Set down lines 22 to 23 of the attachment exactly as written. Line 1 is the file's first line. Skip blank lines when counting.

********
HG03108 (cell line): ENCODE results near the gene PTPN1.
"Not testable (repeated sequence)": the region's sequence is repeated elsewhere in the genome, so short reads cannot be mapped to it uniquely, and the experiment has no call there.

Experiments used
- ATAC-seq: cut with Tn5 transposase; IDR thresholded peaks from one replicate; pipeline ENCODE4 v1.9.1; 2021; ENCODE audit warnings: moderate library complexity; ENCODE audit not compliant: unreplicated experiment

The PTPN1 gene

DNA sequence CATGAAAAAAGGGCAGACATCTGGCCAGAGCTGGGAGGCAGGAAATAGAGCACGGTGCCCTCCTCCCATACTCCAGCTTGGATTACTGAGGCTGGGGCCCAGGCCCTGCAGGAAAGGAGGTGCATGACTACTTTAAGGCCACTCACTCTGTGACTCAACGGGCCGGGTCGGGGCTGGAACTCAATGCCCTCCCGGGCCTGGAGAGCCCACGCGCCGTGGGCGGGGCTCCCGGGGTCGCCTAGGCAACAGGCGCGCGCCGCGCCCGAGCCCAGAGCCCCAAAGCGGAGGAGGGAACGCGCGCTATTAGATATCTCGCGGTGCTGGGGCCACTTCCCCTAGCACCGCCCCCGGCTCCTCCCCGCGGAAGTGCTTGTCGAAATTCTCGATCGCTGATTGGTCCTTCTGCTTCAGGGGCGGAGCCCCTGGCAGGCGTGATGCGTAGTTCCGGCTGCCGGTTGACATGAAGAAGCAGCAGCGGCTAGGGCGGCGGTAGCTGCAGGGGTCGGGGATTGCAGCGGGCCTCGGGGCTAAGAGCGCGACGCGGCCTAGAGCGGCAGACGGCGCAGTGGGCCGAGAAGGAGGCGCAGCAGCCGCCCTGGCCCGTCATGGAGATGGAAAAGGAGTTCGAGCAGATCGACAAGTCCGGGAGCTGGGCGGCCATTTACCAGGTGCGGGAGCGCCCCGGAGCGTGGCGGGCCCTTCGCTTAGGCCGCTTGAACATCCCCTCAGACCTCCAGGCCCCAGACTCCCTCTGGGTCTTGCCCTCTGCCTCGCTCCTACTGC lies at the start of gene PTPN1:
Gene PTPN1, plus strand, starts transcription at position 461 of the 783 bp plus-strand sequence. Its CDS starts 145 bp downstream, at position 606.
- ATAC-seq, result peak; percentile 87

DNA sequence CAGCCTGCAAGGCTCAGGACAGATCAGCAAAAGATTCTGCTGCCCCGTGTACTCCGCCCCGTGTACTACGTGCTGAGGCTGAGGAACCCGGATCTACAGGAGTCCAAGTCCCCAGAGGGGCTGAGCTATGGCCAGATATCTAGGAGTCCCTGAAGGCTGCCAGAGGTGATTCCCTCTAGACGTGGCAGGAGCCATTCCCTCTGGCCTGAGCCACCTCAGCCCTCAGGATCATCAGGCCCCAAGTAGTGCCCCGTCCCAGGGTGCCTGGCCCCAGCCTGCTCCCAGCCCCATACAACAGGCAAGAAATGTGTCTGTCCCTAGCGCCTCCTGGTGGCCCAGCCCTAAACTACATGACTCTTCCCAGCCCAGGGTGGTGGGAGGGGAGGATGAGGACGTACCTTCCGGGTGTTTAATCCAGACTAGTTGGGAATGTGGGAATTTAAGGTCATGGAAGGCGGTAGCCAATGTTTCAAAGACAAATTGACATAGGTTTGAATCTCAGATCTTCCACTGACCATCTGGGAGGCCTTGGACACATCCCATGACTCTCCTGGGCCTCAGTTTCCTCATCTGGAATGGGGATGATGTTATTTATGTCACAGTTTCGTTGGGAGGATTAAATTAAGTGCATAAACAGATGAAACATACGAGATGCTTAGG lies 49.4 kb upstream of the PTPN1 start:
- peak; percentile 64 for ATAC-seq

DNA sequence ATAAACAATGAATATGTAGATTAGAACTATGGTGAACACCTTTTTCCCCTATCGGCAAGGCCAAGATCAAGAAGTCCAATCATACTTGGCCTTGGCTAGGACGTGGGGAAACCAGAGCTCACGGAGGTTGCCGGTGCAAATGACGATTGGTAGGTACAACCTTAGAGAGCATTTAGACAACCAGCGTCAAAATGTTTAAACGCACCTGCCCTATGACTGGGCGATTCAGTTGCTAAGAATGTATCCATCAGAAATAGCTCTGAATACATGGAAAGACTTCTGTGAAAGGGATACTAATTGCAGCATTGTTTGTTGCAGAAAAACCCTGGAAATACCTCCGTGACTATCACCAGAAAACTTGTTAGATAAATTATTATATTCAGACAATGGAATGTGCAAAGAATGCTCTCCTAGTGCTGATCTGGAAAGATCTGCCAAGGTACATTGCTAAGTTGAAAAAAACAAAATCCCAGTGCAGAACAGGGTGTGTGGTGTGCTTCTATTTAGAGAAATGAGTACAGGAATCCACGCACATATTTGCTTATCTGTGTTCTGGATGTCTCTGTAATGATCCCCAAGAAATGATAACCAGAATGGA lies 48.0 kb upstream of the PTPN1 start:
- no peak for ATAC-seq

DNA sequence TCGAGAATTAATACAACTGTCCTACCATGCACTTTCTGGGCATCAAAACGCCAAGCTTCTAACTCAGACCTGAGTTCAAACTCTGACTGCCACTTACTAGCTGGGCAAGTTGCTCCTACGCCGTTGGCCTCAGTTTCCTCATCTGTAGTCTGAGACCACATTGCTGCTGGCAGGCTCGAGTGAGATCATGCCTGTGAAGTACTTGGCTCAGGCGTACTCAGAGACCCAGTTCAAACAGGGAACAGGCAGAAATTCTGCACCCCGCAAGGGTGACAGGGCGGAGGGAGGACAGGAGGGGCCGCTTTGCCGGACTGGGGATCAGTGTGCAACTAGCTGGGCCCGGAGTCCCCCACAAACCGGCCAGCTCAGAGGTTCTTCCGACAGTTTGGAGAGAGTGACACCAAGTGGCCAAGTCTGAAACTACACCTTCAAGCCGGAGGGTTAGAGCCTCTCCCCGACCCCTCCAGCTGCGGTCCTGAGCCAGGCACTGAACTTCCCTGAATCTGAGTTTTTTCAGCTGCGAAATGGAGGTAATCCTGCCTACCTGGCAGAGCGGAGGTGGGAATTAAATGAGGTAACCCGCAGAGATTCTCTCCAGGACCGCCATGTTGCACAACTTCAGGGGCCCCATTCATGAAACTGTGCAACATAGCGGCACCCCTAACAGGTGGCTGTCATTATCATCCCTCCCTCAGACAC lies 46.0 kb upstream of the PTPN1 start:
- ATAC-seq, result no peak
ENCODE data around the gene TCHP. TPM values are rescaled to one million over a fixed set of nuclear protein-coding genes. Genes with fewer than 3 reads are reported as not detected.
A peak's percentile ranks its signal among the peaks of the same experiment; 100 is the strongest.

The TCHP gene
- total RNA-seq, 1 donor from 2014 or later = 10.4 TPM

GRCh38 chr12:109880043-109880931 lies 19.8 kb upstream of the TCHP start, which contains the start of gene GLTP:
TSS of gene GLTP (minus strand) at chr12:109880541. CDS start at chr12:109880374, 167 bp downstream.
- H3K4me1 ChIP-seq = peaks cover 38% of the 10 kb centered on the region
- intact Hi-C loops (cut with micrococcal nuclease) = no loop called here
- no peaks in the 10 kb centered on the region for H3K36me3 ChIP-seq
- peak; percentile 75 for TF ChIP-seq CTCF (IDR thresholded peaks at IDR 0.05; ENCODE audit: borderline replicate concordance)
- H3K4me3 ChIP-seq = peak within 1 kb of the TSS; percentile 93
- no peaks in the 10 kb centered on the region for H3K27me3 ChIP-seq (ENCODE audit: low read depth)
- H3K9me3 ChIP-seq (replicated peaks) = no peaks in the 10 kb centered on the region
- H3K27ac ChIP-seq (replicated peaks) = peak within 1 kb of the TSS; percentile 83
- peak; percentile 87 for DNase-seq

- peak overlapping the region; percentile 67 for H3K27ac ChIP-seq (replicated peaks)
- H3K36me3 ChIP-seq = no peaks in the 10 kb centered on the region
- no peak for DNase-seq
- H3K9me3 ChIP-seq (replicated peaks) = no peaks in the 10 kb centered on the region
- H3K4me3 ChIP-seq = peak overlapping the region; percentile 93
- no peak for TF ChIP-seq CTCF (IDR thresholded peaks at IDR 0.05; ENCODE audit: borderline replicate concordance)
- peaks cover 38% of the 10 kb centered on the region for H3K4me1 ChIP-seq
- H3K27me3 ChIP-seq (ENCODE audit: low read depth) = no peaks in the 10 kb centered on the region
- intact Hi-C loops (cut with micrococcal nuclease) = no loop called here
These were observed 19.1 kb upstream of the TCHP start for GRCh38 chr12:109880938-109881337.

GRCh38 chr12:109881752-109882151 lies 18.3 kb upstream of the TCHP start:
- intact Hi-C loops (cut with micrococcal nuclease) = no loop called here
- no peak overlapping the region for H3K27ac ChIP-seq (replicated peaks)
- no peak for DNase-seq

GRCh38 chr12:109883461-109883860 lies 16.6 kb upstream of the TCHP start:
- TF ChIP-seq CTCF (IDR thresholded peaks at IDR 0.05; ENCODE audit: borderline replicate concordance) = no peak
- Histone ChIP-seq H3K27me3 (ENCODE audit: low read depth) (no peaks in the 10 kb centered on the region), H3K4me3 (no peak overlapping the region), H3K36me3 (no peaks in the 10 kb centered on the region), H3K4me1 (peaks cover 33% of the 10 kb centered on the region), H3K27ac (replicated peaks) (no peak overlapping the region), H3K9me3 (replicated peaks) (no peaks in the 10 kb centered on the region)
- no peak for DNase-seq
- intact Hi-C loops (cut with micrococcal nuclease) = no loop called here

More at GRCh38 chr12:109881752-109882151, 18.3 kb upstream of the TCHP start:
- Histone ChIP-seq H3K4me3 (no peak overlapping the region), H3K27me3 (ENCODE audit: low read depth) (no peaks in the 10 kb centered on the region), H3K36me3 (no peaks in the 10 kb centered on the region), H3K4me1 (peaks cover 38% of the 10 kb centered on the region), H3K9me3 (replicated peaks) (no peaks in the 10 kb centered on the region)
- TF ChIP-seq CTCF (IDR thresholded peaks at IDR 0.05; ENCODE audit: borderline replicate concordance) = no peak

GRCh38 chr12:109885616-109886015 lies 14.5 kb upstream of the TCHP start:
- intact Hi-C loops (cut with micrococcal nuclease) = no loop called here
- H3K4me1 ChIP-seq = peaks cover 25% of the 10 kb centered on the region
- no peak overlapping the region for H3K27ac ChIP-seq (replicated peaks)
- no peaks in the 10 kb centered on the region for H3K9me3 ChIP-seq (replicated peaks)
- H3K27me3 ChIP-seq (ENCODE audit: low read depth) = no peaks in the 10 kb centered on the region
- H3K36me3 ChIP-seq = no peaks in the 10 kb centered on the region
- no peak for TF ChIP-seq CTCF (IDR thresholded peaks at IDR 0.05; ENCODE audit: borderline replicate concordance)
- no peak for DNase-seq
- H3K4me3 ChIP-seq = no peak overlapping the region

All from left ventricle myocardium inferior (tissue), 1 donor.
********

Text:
- intact Hi-C loops (cut with micrococcal nuclease) = no loop called here
- no peaks in the 10 kb centered on the region for H3K36me3 ChIP-seq